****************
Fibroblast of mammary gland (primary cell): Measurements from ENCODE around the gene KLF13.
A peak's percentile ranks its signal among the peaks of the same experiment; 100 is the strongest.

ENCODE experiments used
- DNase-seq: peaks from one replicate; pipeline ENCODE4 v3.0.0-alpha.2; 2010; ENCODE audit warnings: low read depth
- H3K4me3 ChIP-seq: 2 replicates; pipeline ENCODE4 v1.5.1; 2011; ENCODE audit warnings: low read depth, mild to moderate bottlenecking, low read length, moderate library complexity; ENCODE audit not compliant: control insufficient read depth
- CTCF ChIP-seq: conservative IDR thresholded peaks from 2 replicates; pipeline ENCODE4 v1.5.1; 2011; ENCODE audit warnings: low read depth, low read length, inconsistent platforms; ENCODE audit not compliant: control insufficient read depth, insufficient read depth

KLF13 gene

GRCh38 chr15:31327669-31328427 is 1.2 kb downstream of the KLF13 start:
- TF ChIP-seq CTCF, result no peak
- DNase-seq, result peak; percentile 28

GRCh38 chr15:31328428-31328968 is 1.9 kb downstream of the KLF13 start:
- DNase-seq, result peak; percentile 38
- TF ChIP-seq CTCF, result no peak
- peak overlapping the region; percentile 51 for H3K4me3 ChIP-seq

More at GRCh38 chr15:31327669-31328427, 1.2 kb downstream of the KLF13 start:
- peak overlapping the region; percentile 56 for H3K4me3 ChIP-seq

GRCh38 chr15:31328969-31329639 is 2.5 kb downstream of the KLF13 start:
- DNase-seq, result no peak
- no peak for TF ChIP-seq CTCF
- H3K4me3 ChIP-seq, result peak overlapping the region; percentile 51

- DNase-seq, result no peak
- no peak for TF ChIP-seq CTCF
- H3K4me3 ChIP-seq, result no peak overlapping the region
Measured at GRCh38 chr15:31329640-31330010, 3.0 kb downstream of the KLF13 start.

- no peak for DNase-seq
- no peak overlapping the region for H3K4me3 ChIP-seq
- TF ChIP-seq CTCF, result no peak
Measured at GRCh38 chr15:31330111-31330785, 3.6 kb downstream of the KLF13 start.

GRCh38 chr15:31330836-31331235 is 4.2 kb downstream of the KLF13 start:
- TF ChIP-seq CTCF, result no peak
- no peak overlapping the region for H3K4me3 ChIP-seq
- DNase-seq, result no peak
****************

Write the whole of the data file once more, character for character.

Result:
Fibroblast of mammary gland (primary cell): Measurements from ENCODE around the gene KLF13.
A peak's percentile ranks its signal among the peaks of the same experiment; 100 is the strongest.

ENCODE experiments used
- DNase-seq: peaks from one replicate; pipeline ENCODE4 v3.0.0-alpha.2; 2010; ENCODE audit warnings: low read depth
- H3K4me3 ChIP-seq: 2 replicates; pipeline ENCODE4 v1.5.1; 2011; ENCODE audit warnings: low read depth, mild to moderate bottlenecking, low read length, moderate library complexity; ENCODE audit not compliant: control insufficient read depth
- CTCF ChIP-seq: conservative IDR thresholded peaks from 2 replicates; pipeline ENCODE4 v1.5.1; 2011; ENCODE audit warnings: low read depth, low read length, inconsistent platforms; ENCODE audit not compliant: control insufficient read depth, insufficient read depth

KLF13 gene

GRCh38 chr15:31327669-31328427 is 1.2 kb downstream of the KLF13 start:
- TF ChIP-seq CTCF, result no peak
- DNase-seq, result peak; percentile 28

GRCh38 chr15:31328428-31328968 is 1.9 kb downstream of the KLF13 start:
- DNase-seq, result peak; percentile 38
- TF ChIP-seq CTCF, result no peak
- peak overlapping the region; percentile 51 for H3K4me3 ChIP-seq

More at GRCh38 chr15:31327669-31328427, 1.2 kb downstream of the KLF13 start:
- peak overlapping the region; percentile 56 for H3K4me3 ChIP-seq

GRCh38 chr15:31328969-31329639 is 2.5 kb downstream of the KLF13 start:
- DNase-seq, result no peak
- no peak for TF ChIP-seq CTCF
- H3K4me3 ChIP-seq, result peak overlapping the region; percentile 51

- DNase-seq, result no peak
- no peak for TF ChIP-seq CTCF
- H3K4me3 ChIP-seq, result no peak overlapping the region
Measured at GRCh38 chr15:31329640-31330010, 3.0 kb downstream of the KLF13 start.

- no peak for DNase-seq
- no peak overlapping the region for H3K4me3 ChIP-seq
- TF ChIP-seq CTCF, result no peak
Measured at GRCh38 chr15:31330111-31330785, 3.6 kb downstream of the KLF13 start.

GRCh38 chr15:31330836-31331235 is 4.2 kb downstream of the KLF13 start:
- TF ChIP-seq CTCF, result no peak
- no peak overlapping the region for H3K4me3 ChIP-seq
- DNase-seq, result no peak